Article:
“There was a wall. It did not look important. It was built of uncut rocks roughly mortared. An adult could look right over it, and even a child could climb it. Where it crossed the roadway, instead of having a gate it degenerated into mere geometry, a line, an idea of boundary. But the idea was real. It was important. For seven generations there had been nothing in the world more important than that wall. Like all walls it was ambiguous, two-faced. What was inside it and what was outside it depended upon which side of it you were on.” — Ursula K. Le Guin, The Dispossessed
You’re typing away at your desk on the latest project when, without warning, Dwight swings by your cubicle. Again. For the 10th time today. Most people would stop what they’re doing and have that conversation. Most people would smile, talk it out, and lose a good chunk of their day. But should you? If your work is important, why would you let someone consume your valuable time?
Why do we let others violate our boundaries?
Emotional resilience is difficult to train. After all, there is no barbell, no mirror to access, no tangible muscle to touch. It is all invisible. But saying no, as much as anything else, is crucial to our well-being.
While as toddlers we may have perfected the art of saying no, as we grow older, we become conditioned to say yes. And in doing so, we aren’t conditioned to recognize and establish our own boundaries. Every time you’re nice, your parents smiled, laughed, bought you a toy and tussled your hair. In class, following the rules and avoiding conflict was the teacher’s sermon. All with good reason. But for many of us, we have conflated the ideas of being kind, open, inclusive with simply being yes-men or simply nice. We believe that if we’re nice, we will get what we want.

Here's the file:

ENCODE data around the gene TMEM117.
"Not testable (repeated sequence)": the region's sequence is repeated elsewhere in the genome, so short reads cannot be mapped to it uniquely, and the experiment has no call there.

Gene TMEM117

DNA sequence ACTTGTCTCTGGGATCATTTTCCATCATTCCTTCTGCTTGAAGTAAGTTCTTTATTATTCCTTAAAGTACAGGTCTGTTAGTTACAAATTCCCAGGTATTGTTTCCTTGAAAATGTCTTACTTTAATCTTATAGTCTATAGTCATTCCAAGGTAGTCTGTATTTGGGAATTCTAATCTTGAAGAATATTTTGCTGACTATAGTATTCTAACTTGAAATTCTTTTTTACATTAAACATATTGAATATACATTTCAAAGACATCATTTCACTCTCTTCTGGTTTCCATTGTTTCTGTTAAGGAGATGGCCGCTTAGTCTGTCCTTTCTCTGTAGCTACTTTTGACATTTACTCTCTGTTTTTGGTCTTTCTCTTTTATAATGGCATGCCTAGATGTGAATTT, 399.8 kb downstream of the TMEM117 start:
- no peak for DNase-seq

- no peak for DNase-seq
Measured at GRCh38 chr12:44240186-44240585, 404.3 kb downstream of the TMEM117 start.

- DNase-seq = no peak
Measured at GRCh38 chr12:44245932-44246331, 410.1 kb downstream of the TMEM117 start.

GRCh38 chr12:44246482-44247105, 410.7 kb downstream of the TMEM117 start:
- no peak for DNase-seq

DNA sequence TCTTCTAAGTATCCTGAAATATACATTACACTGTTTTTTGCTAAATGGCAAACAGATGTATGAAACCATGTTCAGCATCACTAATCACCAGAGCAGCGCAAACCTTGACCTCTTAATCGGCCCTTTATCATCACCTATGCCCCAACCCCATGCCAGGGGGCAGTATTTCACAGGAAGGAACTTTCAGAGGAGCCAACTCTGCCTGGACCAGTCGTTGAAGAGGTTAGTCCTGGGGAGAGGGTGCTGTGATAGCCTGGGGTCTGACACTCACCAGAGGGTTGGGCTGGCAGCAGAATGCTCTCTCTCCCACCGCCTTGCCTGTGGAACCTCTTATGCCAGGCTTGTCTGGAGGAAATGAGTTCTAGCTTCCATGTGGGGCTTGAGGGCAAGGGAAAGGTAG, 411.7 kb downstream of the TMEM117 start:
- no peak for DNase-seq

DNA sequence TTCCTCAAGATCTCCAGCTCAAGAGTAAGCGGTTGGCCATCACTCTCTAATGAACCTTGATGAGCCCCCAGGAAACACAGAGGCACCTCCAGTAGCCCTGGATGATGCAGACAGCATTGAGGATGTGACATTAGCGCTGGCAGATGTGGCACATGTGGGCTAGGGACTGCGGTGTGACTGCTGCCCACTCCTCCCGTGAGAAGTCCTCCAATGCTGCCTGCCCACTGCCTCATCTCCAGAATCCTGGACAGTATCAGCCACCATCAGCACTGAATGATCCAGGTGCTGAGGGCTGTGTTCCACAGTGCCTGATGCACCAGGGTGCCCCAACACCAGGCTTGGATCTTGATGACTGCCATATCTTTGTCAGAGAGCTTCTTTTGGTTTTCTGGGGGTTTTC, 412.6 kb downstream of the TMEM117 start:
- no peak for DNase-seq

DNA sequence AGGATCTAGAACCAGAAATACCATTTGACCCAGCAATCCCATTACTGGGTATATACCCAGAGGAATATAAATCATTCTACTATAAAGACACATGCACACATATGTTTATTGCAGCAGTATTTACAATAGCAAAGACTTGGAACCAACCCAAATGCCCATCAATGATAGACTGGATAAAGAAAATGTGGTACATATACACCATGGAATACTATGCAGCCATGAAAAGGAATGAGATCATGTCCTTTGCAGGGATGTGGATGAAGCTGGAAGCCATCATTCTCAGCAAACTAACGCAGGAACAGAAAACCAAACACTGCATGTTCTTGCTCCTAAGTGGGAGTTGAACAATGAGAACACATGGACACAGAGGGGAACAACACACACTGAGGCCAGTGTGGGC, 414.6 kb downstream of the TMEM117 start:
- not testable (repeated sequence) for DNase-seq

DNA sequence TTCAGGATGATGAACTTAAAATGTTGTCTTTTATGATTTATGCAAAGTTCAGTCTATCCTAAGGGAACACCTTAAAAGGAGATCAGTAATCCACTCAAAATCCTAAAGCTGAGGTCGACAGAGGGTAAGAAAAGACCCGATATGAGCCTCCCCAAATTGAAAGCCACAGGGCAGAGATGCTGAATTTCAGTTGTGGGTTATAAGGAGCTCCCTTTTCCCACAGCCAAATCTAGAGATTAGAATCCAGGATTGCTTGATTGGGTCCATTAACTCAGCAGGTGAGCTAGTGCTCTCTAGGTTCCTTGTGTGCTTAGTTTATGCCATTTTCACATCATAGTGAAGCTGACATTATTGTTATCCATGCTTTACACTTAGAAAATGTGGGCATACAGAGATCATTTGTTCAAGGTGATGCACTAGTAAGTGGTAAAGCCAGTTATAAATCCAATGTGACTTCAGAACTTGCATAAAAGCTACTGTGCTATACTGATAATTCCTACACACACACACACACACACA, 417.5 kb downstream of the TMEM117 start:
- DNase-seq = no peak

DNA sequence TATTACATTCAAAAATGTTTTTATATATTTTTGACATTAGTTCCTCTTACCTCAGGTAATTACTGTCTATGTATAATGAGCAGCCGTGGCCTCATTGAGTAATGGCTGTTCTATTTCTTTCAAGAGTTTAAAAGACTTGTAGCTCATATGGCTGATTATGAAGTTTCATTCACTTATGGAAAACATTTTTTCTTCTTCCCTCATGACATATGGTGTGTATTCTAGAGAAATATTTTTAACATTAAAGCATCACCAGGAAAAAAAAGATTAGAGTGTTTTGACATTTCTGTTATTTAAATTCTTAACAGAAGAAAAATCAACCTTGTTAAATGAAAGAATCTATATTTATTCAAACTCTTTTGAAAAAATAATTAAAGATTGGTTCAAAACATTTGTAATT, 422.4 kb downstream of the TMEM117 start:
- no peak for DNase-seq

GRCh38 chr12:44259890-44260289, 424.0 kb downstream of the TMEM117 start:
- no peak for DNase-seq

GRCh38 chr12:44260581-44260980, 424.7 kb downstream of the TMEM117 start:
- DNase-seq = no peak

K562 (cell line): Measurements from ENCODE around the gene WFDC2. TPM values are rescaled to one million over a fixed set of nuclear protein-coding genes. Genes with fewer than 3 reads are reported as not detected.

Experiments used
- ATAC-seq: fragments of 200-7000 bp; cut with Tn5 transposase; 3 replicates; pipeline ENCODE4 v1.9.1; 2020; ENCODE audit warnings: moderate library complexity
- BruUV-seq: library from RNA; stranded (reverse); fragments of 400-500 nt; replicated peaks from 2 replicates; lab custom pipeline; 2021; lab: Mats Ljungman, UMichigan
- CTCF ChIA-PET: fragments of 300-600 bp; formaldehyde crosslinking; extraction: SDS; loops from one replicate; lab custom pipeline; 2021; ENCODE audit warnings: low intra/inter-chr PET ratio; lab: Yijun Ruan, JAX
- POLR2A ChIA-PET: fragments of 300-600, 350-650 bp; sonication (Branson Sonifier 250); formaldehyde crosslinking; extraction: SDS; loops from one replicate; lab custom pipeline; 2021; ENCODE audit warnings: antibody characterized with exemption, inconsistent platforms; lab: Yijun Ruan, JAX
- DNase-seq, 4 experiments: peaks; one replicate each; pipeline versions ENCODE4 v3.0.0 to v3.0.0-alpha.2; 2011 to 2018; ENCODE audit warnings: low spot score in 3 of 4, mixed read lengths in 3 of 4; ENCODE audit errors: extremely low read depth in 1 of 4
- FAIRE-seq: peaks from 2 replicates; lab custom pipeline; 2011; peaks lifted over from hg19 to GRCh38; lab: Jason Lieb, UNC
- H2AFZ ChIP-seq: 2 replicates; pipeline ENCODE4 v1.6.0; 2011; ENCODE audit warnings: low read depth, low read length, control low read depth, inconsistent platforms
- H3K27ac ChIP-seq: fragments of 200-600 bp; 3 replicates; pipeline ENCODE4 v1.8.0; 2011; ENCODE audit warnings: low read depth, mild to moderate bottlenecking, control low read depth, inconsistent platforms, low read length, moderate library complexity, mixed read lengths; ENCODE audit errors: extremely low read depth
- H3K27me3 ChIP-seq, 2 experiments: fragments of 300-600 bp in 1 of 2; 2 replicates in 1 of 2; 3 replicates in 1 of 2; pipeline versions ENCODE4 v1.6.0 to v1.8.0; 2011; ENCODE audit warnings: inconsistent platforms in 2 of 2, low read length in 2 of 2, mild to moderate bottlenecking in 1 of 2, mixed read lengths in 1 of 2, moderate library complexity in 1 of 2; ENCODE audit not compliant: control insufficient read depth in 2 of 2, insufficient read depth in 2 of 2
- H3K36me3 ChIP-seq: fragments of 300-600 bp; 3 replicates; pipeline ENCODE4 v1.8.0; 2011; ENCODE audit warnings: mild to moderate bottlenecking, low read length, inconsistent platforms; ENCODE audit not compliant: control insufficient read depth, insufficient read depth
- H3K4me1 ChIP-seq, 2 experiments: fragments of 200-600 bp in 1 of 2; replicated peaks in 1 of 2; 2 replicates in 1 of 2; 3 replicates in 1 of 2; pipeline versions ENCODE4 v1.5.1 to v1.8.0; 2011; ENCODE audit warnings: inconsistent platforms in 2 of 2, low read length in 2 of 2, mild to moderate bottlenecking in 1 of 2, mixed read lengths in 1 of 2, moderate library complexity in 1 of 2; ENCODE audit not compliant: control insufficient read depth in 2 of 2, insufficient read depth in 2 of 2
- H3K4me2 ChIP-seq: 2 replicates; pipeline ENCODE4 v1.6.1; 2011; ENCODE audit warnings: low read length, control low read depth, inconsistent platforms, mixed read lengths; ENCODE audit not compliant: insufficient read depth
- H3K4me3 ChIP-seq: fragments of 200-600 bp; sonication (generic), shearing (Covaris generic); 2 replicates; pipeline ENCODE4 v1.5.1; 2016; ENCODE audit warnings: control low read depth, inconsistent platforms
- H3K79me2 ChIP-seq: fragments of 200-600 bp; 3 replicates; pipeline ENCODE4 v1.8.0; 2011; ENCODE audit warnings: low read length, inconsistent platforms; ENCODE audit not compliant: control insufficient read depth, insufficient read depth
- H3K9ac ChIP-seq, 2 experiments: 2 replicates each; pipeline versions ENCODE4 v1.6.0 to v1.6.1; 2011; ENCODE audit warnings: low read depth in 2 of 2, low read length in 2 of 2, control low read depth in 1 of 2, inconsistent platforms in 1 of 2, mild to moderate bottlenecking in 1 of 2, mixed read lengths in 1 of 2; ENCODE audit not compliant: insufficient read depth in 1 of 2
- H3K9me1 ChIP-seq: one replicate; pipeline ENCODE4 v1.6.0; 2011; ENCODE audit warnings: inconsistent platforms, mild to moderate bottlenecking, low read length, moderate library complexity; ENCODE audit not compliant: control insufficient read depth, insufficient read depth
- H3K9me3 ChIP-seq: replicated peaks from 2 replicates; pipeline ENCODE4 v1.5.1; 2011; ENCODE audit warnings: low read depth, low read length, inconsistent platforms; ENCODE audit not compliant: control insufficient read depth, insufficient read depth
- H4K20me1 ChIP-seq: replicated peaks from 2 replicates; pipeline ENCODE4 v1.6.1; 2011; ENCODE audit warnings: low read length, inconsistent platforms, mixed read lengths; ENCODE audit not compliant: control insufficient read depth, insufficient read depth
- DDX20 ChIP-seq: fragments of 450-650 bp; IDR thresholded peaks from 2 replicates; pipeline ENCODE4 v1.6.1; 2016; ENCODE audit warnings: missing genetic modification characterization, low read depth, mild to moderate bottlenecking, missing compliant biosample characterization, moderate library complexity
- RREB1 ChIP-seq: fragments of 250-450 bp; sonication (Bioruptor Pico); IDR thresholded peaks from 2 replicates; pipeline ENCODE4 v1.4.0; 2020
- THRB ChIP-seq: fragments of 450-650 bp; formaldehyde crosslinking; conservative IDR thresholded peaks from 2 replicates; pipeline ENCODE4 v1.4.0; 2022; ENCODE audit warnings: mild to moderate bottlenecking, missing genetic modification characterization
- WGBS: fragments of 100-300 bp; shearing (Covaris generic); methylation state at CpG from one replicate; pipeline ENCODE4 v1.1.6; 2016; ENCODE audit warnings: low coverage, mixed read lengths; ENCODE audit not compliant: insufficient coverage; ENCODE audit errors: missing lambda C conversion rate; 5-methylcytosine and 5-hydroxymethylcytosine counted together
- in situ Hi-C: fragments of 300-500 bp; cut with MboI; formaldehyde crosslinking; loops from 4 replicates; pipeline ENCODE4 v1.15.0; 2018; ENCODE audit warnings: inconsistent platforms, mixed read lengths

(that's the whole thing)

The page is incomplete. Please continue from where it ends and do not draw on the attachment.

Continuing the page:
Here’s a reality check: we won’t.
Life is rocky and life is messy. People can and will step all over you if given the chance. You can become a human chew-toy. A doormat.
Unless you learn to say no. You are allowed to disagree. You are allowed to draw a line. You are allowed to stand your ground. By no means am I proposing you become a jerk. “The opposite of crazy” as Dr. Robert Glover would say “is still crazy”. But what I am proposing is that you build your emotional fitness, one step at a time.
To exercise a boundary, first, figure out what it is. It should be grounded in your own strong personal beliefs – and then – stick by it. Start off small. Say no to distracting colleagues. Say no to gym interruptions. Say no to demanding friends. It doesn’t mean being harsh, it means saying “Hey, sorry, I’ve got something else right now. Let’s talk later”. That’s it.
Boundaries are naturally context dependent. You aren’t trying to create a magical rule that applies in every scenario. You are creating walls of fortitude that allow you space to strengthen your resiliency. For example, if you are a manager, it may be very important for you to have an open door policy with your employees. Or you may be faced with Dwight.
Similarly, I have a personal rule that says I only surround myself with people who bring positivity into my life. But I still allow for the vagaries of human emotion and experience. Sadness, anger, all of these emotions have a place. But in the balance, what value does does this relationship bring?
What boundaries are important for my emotional health?
If writing for 5 hours a day is important to you, then don’t let anyone take that away from you. If they complain that you’re too boring or never available, you get the chance to enforce your boundary. Everything in life is a tradeoff, but you get to choose what tradeoff you take , not anyone else. “Jennifer, we can hang out later, but my writing time is important and this is something I need to stick to everyday”. It’s not about being a jerk or being a bully. It’s about owning what’s important and standing by it.
Lastly, understand compromise. We live in a world where you need to respect and co-exist with other people’s boundaries. Are you tidy but your partner is a slob? That’s where compromise comes in. You get to choose your rules, but it’s important that being strong means being smart about what is important and what is small. If it’s small, then keep it small. If it’s non-negotiable, it’s non-negotiable.
Accept that boundaries are necessary for emotional well-being. Consider and then articulate what those boundaries are and why they are important to you. Constantly re-evaluate these boundaries. And when it’s important for you, stick to it. Every day. Every time.
If Dwight comes around for another long-winded conversation, will you say no?